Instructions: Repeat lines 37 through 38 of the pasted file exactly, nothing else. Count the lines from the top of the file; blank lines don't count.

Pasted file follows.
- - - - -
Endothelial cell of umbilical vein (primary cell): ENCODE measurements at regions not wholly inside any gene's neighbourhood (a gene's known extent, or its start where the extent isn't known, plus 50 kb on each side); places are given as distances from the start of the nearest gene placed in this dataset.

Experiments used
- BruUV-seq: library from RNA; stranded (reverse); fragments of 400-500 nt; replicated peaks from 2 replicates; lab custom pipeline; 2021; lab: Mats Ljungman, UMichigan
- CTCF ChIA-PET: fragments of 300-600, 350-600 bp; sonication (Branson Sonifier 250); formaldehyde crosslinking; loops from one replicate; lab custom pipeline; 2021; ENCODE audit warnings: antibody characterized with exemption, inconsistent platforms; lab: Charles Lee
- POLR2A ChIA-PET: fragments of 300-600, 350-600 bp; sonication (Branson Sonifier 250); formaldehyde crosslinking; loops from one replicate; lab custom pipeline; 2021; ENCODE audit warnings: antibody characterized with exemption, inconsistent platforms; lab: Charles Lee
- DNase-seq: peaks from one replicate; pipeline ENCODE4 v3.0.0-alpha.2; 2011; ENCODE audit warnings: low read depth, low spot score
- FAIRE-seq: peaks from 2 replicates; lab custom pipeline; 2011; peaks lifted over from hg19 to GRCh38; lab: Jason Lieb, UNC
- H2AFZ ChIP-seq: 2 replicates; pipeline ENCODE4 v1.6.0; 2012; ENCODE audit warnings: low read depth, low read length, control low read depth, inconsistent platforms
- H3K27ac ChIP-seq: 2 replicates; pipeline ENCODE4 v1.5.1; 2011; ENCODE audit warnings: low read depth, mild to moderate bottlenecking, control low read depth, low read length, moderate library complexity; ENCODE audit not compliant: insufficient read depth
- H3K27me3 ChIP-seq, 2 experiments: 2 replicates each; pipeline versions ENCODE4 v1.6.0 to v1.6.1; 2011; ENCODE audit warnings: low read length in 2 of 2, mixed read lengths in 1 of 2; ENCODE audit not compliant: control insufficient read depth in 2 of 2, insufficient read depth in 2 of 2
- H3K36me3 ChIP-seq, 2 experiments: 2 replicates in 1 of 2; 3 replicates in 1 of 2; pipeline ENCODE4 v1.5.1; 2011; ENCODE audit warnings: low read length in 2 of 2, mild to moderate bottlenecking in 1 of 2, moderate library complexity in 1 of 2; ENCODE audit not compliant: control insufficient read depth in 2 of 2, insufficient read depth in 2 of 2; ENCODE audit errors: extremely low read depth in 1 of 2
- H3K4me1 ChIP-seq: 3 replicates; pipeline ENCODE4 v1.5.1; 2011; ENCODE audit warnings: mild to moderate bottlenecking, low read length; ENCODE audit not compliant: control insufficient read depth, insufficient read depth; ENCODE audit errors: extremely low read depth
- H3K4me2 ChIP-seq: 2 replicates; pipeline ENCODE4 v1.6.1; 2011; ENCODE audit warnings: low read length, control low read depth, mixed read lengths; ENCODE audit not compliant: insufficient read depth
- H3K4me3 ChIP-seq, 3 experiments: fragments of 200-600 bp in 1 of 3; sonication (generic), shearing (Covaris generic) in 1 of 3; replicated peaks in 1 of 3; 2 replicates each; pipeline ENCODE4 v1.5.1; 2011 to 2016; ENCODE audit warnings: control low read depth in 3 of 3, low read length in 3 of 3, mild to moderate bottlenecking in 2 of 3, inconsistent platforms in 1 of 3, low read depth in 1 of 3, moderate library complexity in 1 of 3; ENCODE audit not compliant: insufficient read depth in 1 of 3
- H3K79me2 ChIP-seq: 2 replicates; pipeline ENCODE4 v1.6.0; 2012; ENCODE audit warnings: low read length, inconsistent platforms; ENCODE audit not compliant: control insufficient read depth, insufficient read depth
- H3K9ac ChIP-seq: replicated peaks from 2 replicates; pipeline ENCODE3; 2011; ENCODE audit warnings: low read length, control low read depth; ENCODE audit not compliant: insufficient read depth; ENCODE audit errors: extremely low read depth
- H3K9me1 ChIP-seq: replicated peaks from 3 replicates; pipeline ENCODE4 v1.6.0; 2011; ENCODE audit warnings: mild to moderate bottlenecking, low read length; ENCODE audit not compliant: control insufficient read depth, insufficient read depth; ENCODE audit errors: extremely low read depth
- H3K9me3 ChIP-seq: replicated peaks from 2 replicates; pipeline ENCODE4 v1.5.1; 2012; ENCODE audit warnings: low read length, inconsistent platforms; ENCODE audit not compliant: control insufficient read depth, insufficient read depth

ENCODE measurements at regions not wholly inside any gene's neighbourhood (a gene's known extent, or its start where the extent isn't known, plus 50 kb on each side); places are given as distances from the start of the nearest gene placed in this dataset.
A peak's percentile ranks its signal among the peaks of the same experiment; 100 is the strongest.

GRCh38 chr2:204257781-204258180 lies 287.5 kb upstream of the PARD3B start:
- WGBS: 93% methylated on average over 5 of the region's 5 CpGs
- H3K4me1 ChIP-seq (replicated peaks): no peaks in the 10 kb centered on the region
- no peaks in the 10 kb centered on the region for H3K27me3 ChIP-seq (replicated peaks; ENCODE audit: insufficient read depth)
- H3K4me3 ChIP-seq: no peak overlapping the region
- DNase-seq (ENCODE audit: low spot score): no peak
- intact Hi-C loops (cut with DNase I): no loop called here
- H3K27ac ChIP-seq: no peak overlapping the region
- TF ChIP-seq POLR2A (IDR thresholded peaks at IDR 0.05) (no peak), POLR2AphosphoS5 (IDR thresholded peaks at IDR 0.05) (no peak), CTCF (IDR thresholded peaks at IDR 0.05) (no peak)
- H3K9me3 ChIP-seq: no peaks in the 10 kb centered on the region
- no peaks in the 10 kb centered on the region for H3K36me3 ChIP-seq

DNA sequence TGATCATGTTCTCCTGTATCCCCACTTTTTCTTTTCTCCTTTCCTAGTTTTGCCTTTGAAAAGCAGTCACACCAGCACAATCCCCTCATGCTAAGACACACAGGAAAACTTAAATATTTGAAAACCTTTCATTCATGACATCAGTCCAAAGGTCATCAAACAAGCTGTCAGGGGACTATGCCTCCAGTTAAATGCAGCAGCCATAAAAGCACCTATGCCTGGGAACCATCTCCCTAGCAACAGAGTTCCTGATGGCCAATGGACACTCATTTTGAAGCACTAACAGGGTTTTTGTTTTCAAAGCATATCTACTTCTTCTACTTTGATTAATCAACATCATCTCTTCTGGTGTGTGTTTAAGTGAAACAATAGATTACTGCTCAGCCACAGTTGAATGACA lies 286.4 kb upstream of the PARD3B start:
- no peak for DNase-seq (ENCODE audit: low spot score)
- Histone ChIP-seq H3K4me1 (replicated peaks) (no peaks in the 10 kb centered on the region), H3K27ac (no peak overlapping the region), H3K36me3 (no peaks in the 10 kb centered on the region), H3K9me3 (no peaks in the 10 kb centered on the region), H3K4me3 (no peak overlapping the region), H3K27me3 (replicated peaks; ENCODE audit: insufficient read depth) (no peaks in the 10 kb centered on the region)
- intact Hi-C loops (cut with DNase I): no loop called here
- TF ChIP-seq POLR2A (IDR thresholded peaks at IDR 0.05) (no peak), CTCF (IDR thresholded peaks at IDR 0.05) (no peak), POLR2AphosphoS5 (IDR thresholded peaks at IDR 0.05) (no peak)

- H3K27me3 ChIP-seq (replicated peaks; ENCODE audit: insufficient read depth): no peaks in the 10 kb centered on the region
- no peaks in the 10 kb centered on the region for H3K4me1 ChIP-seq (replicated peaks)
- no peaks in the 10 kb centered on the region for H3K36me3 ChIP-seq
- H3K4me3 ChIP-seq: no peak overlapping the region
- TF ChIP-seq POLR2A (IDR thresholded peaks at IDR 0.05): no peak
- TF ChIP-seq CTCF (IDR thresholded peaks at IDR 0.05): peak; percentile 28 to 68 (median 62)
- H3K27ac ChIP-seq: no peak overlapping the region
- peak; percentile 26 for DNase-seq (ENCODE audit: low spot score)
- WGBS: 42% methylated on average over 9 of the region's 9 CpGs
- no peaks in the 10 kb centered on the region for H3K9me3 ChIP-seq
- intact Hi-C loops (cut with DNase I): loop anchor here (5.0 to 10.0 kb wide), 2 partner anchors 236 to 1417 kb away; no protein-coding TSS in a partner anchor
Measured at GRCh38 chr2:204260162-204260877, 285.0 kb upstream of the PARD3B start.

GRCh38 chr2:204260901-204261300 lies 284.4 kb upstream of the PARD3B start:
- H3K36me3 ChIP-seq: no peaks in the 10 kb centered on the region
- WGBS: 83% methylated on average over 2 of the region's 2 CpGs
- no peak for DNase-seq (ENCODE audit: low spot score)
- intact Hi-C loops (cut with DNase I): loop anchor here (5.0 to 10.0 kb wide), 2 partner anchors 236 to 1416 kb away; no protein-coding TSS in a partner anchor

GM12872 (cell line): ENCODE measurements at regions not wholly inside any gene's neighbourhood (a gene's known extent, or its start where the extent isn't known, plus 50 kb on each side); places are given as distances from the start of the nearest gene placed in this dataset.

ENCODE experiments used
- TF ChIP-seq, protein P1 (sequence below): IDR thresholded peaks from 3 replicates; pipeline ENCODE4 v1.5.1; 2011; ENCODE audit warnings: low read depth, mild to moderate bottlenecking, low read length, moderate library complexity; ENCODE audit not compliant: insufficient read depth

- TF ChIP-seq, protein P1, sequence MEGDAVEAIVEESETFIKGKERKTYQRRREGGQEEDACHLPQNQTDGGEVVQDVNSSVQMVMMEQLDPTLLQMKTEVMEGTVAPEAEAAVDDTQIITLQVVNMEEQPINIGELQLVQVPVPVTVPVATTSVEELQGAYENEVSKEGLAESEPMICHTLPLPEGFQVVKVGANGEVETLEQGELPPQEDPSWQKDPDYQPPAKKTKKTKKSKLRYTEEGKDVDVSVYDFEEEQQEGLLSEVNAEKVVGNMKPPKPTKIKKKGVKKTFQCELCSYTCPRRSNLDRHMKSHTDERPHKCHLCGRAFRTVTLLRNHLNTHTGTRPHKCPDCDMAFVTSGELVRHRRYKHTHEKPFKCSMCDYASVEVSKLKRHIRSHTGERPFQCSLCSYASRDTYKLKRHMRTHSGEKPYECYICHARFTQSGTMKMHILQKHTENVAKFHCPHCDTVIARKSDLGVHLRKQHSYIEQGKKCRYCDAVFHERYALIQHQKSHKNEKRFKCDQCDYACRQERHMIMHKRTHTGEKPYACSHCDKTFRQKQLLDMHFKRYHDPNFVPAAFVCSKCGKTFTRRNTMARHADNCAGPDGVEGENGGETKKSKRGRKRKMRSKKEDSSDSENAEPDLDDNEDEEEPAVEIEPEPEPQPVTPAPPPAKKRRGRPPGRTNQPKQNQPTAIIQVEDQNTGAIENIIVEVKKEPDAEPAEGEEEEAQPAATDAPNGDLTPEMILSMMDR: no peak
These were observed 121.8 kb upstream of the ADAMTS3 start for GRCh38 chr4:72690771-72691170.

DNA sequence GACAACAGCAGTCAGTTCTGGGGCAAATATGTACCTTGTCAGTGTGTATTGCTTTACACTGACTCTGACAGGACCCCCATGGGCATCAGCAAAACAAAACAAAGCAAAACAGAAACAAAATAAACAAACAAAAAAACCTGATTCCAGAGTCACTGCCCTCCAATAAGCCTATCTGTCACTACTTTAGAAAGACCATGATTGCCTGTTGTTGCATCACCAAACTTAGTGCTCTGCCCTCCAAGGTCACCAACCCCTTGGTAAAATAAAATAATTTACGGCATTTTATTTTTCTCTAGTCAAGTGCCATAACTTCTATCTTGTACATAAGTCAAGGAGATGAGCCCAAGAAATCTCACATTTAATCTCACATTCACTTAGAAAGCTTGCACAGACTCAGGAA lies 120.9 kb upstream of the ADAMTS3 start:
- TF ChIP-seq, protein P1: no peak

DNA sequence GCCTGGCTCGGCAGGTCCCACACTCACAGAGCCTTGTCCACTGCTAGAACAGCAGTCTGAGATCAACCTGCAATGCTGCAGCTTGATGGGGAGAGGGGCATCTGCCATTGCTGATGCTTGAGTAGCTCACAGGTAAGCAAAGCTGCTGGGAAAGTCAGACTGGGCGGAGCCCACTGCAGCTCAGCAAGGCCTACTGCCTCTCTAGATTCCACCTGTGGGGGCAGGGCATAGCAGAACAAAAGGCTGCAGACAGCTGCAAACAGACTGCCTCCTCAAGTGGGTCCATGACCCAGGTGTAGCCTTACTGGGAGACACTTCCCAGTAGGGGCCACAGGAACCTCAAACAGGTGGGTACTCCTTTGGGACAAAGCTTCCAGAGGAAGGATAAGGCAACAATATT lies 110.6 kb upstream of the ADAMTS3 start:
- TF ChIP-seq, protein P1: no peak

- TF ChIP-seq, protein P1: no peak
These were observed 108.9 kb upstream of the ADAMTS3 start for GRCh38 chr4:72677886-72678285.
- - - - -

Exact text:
- H3K27me3 ChIP-seq (replicated peaks; ENCODE audit: insufficient read depth): no peaks in the 10 kb centered on the region
- no peaks in the 10 kb centered on the region for H3K4me1 ChIP-seq (replicated peaks)